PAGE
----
I sit breathing quietly, letting the smile of God wash over me, bringing both relief and the usual touch of terror. My watery eyes take in the new view through a different set of sliding glass doors. Last night, we slept in the old place, but this morning, I dragged the coffee table, frying pan, and my favorite cup to the new place, and here I am. Awake. With toast. And here’s God, smiling. And here’s the morning, arriving without apology, under the weight of so many newly dead, so many starving children, so many imprisonments, so many billionaires. I turn off the news, vaguely ashamed of myself. Angry at the capacity of humans to justify their self-serving, violent, deluded choices.

God is doing a silly dance around the boxes and displaced furniture.”Creation is my middle name,” she says. “I love trying out new ideas. I love diversity.” She pulls a bucket of sunglasses from behind her back—the lenses are densely colored–green, red, pink, orange, blue, black, green, purple—but none are clear. “Try them all,” God says.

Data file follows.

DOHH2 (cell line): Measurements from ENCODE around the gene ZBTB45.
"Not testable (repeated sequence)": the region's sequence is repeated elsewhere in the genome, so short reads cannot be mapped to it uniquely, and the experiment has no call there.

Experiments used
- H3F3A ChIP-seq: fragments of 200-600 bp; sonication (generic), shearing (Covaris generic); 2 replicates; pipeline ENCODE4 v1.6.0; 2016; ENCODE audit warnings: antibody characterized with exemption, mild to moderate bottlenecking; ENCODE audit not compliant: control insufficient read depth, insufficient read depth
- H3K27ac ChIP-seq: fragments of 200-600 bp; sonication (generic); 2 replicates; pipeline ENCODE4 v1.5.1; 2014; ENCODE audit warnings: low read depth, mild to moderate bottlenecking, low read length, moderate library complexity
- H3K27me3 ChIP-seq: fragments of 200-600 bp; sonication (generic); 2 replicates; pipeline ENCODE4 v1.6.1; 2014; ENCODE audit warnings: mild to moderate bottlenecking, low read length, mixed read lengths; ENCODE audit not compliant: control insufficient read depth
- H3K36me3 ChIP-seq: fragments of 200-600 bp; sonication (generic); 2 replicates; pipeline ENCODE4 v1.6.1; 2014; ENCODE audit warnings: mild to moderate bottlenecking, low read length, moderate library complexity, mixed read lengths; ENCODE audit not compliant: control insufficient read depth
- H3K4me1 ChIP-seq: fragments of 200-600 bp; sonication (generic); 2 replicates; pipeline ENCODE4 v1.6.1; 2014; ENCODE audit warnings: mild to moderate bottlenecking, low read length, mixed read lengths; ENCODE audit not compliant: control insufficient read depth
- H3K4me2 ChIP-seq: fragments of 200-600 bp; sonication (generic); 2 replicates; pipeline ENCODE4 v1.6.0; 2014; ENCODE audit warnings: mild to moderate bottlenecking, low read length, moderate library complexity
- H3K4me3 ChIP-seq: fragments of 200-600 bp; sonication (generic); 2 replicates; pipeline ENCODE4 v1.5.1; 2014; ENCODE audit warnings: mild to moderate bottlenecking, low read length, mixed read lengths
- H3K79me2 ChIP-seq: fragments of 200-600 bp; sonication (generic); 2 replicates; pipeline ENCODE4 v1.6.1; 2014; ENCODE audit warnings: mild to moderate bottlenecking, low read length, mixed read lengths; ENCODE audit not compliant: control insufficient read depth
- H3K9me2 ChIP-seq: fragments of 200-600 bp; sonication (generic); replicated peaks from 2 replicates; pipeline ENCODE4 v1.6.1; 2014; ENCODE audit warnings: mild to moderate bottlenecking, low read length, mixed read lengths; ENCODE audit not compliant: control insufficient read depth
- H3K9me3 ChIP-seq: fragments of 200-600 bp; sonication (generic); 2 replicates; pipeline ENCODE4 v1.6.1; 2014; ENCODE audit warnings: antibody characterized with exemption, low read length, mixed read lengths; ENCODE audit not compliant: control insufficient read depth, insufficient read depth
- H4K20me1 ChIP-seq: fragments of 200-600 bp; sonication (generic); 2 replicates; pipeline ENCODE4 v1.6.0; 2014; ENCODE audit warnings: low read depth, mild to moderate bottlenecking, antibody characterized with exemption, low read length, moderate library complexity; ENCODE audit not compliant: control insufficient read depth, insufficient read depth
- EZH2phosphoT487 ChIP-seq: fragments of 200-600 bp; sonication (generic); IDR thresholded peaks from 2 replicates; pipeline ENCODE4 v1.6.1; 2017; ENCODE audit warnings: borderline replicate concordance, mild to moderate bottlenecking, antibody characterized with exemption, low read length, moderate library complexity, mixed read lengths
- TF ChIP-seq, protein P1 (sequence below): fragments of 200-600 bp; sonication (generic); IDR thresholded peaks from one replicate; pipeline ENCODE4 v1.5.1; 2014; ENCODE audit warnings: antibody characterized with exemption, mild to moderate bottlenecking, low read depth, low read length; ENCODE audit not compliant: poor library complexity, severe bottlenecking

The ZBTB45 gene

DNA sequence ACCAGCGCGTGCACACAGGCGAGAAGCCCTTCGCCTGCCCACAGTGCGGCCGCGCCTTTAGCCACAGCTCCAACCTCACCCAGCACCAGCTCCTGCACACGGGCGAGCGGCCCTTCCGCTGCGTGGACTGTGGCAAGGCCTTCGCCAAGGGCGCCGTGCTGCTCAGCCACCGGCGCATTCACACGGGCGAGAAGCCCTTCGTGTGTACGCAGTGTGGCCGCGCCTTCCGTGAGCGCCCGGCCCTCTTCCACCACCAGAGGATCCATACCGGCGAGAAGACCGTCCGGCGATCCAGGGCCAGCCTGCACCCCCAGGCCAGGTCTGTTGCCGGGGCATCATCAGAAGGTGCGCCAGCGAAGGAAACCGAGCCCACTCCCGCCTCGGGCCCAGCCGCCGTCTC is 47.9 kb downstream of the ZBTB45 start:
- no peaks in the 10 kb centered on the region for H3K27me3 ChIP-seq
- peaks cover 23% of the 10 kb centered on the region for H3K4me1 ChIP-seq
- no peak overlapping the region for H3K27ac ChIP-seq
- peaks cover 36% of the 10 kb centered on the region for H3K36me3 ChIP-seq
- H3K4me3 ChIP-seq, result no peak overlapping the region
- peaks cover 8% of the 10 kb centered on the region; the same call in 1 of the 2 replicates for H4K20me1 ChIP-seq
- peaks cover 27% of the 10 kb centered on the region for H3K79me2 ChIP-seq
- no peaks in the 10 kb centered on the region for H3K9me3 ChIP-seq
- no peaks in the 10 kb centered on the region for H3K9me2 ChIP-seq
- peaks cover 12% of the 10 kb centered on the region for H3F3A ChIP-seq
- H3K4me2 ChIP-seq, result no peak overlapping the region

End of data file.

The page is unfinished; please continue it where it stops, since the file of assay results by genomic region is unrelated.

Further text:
“No thanks,” I say. “I’m retired.”

God laughs. I blow my nose. The new skyline is both urban and wild. I remember a defiant peace sign on the lowly hills. The majestic Mission Mountains are north of here, out of view, but close enough to feel their power rising. Peace signs come and go. Even mountains don’t last forever. They face erosion unafraid, taking comfort from flocks of noisy crows and the vast truth of sky.

I give God one last accusatory look and uncross my arms. “Okay,” I say. “I’ll try purple. But take the orange away. I’d rather see clearly, but if my vision is going to be tainted, I appreciate having a choice.” God hands me the purple glasses and sets the orange ones on the table beside my stack of masks.